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Cable news has never seemed less relevant.

People walk by the world headquarters for CNN on March 15, 2022 in Atlanta, Georgia. (Photo by Anna Moneymaker/Getty Images)

An irony of our time: Republicans are on their way to renominating the ultimate cable-news candidate at a moment when cable news looks feebler than it ever has.

Donald Trump brought some of the old magic back to CNN on May 10 for a televised town hall, handing the network a rare landslide ratings win in prime time. But it ain’t like it used to be: The audience of 3.3 million people at 8 p.m. was scarcely bigger than Tucker Carlson’s average viewership on Fox News at the same hour in the first quarter of this year.

And as we’ll see, that audience didn’t stick around in the days following. To the contrary.

“CNN struggles” is a dog-bites-man story, one that bubbles up any time the news cycle slows down considerably for long stretches. “Fox News struggles” is a different animal, pure man-bites-dog. If demand for CNN’s programming is highly elastic, drawing in casual news consumers as major events happen, demand for Fox is normally inelastic. Its viewers don’t tune in primarily to be informed about breaking news, especially in prime time. They watch to get their outrage fix. And the supply of daily outrage bait is inexhaustible.

But demand for Fox’s programming has turned out to be more elastic lately than anyone thought. For different but related reasons, the strongest and weakest major networks in cable news have lost viewers.

Which leaves the wider industry … where?

There’s a reason pieces with titles like “​​The looming existential crisis for cable news” are appearing lately in major newspapers. Several reasons, actually.

One is the ratings letdown for CNN following the Trump town hall. Executives there plainly hoped the event would pique the curiosity of Republicans tuning in for the first time in ages. The company’s new management has been keen to signal to the right that the overt bias of the Jeff Zucker era will no longer be tolerated.

It hasn’t worked. CNN’s ratings in prime time on the day after the town hall were status quo, scoring between 546,000 and 616,000 viewers—less than half what Fox News and MSNBC pulled across those hours. And it was all downhill from there. On Friday, May 12, two days after the town hall, Anderson Cooper slipped below 500,000 viewers at 8 p.m. and failed to reach 600,000 viewers on any day last week.

Over five weeknights during the same period, the network’s 9 p.m. programming reliably notched about one-third of MSNBC’s audience and one-quarter of Sean Hannity’s. The largest audience at that hour for CNN last week came on Monday, with 454,000 viewers. Rachel Maddow’s MSNBC show topped 2.4 million in the same slot.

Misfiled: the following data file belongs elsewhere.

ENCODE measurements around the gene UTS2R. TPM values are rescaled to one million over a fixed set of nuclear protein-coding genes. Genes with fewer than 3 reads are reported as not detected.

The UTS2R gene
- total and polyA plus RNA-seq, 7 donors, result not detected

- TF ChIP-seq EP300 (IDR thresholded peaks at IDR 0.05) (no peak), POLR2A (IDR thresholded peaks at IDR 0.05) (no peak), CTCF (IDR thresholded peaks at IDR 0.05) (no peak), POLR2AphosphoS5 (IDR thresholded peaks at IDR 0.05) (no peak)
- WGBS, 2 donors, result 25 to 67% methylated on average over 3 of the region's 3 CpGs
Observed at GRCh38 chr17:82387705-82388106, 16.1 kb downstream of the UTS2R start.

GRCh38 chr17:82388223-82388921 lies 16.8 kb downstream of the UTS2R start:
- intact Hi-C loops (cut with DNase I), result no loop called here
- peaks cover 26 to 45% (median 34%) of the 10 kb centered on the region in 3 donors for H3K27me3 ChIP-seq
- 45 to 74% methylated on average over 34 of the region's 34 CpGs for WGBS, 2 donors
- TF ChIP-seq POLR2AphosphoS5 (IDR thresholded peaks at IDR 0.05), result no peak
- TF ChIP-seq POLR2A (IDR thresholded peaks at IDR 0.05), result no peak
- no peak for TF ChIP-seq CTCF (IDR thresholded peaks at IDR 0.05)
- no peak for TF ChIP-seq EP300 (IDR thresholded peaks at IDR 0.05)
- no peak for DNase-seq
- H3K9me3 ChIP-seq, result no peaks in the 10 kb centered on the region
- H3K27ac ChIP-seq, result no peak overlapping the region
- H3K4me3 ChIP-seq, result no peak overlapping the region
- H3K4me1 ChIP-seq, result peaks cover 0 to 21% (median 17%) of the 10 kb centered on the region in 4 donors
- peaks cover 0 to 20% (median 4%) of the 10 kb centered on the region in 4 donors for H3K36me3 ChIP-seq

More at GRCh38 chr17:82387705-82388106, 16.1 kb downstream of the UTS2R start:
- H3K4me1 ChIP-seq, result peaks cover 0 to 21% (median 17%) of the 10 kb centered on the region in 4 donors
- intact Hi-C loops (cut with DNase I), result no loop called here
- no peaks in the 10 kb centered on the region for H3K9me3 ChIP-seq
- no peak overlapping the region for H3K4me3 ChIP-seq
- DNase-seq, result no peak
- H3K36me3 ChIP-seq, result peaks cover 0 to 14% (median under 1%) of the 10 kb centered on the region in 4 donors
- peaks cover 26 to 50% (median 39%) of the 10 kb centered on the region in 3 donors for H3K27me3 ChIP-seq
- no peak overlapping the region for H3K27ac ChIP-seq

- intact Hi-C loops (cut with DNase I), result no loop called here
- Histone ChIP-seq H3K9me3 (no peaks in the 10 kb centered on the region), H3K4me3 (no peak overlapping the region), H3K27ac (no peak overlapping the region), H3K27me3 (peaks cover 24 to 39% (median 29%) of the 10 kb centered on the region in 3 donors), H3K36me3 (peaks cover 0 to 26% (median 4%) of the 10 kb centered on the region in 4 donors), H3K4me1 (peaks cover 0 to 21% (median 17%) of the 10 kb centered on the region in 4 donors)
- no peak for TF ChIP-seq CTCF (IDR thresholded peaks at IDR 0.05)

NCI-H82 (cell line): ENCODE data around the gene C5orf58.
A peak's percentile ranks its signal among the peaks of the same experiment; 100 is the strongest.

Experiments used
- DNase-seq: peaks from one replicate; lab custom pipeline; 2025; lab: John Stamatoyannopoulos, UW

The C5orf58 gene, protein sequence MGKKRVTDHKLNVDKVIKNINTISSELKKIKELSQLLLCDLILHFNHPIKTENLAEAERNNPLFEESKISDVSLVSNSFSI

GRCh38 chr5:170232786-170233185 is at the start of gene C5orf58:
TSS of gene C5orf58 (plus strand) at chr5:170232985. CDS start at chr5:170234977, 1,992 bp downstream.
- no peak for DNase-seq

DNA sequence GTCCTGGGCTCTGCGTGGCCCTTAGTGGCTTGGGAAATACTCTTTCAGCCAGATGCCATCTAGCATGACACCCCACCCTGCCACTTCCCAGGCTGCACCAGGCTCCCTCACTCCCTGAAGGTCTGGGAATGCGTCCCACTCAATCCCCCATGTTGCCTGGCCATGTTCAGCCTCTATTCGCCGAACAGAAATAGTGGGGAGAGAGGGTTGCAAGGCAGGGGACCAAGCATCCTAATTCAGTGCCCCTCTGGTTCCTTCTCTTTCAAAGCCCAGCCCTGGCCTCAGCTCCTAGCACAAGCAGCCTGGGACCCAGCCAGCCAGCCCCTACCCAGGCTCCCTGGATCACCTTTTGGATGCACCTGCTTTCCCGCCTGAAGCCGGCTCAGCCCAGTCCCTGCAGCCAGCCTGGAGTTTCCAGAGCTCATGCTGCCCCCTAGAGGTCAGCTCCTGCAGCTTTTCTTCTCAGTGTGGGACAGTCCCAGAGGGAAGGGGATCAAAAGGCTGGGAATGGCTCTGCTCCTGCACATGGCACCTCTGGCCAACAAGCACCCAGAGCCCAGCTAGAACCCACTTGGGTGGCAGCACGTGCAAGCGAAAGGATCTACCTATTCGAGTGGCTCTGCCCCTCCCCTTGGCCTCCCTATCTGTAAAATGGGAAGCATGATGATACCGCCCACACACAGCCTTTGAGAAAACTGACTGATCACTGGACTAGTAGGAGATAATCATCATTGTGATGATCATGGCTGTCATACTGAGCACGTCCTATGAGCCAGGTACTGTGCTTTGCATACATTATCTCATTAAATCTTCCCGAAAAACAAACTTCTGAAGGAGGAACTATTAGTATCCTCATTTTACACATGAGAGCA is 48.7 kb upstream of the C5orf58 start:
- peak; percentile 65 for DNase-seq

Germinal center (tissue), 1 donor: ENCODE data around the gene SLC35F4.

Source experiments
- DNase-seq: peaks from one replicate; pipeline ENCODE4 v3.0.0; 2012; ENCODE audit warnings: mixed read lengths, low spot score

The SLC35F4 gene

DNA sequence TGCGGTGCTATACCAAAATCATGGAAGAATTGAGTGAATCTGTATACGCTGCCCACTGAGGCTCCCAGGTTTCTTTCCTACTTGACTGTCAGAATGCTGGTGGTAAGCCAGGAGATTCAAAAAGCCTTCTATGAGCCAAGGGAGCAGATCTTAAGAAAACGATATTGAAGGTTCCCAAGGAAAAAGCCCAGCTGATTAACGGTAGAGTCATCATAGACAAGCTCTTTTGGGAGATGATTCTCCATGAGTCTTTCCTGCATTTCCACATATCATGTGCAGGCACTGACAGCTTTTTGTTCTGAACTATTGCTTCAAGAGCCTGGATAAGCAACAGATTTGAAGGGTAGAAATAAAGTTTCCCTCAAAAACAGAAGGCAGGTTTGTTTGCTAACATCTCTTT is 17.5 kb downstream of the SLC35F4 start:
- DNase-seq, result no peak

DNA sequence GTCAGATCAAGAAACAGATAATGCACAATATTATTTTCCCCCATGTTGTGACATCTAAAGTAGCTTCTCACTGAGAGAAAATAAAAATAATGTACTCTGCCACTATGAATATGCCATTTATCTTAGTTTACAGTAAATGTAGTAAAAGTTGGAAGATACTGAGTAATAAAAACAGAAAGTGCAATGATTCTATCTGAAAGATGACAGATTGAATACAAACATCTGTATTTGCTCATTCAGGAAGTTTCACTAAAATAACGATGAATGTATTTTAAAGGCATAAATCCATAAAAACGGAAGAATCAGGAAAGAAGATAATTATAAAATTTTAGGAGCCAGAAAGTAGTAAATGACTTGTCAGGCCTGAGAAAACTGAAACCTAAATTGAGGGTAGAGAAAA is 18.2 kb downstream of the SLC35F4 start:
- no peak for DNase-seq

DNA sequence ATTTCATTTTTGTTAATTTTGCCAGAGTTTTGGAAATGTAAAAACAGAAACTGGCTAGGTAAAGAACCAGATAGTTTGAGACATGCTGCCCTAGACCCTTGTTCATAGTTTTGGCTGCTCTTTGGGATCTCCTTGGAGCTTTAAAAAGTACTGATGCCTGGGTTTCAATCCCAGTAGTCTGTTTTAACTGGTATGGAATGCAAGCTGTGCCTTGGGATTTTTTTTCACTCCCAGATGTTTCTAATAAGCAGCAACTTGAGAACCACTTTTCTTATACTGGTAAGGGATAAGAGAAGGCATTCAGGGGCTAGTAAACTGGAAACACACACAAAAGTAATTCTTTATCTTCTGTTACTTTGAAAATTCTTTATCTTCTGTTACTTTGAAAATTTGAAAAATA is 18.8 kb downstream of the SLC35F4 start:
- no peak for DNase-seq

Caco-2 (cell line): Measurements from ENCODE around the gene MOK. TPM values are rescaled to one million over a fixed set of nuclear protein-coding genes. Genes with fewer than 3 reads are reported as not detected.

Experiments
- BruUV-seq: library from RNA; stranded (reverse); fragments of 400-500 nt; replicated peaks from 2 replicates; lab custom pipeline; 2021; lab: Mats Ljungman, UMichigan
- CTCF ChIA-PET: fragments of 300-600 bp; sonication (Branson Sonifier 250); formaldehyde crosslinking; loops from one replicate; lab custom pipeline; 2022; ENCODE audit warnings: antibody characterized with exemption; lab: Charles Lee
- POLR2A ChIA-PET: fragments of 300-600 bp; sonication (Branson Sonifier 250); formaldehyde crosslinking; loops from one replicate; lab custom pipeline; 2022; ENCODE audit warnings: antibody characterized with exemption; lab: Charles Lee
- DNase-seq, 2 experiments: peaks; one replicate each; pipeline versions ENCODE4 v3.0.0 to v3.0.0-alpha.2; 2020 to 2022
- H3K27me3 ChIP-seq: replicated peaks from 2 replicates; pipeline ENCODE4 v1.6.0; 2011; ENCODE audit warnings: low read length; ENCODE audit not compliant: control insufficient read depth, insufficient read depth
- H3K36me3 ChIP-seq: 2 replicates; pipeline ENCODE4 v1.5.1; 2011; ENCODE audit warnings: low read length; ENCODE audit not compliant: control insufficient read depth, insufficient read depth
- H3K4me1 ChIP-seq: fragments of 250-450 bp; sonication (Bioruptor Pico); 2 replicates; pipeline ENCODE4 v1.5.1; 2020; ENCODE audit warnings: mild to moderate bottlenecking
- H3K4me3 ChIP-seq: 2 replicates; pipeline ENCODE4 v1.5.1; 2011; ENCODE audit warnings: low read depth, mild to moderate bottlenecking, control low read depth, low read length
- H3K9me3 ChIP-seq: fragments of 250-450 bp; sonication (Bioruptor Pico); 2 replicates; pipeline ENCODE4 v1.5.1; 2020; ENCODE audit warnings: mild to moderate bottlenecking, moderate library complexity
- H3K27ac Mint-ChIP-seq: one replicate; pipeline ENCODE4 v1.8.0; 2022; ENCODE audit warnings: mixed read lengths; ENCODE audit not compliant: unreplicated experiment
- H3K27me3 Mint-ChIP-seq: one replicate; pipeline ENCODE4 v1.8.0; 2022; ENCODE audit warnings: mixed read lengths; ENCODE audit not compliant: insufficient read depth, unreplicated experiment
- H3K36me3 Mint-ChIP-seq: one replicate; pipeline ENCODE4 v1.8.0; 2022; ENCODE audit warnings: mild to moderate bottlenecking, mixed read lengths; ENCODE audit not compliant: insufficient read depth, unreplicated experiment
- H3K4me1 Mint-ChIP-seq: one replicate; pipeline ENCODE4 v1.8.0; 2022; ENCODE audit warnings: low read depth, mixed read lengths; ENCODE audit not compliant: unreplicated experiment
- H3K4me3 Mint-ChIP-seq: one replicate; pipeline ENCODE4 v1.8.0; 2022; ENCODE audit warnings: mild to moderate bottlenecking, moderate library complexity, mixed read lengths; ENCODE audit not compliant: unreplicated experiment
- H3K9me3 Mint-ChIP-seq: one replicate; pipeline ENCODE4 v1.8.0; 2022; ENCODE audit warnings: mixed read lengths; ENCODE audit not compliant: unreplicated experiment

The ratings at 10 p.m. were no better. CNN drew fewer than 400,000 on every night last week except one while Fox and MSNBC usually saw audiences of 1.4 million or better. 

All in all, according to the Daily Beast, it was CNN’s lowest rated week since June 2015, the month Trump came down the escalator. America’s oldest cable news network isn’t just uncompetitive in prime time lately, it’s being humiliated.

Things are so bad, in fact, that it’s slipped to fourth place behind Newsmax at certain hours.

That’s another reason for the sudden pessimism about the future of the industry. It’s one thing for America’s “hard news” network, the place where normies go to get up to speed when something important happens, to reliably and distantly trail the Fox News juggernaut. But now CNN is lagging behind the right-wing JV team, an amateurish operation whose vibe is “Fox but kookier.” That ignominy feels like a sea change in the industry, the final capitulation of news to propaganda.

On three out of five nights last week, Eric Bolling’s 8 p.m. show on Newsmax topped Anderson Cooper’s, the face of serious news at CNN. On the two nights when Cooper drew a bigger audience, Bolling was within 50,000 viewers of him. Greg Kelly’s 10 p.m. show finished within 100,000 viewers of CNN every night and actually surpassed the network on Friday, when Chris Wallace’s talk show aired in that slot. Wallace had a measly 224,000 viewers that evening compared to Kelly’s 283,000.

An industry in which Chris Wallace is losing to Greg Kelly is an industry in transition, and not for the better.

That brings us to a third reason for pessimism. We’re now almost a month removed from Tucker Carlson’s firing and it’s clear that Newsmax really has inherited a chunk of Tucker’s disaffected viewers. The initial ratings surge after his termination wasn’t a flash in the pan.

On April 24, the day Carlson’s show was canceled, Bolling drew 531,000 viewers for Newsmax at 8 p.m. That was a nearly fourfold jump from the previous Monday, when he had just 146,000. His new audience stayed put on Tuesday, April 25, delivering 562,000 viewers, and hasn’t departed yet. Last week he topped out at 587,000, more than Cooper managed any night that week at CNN.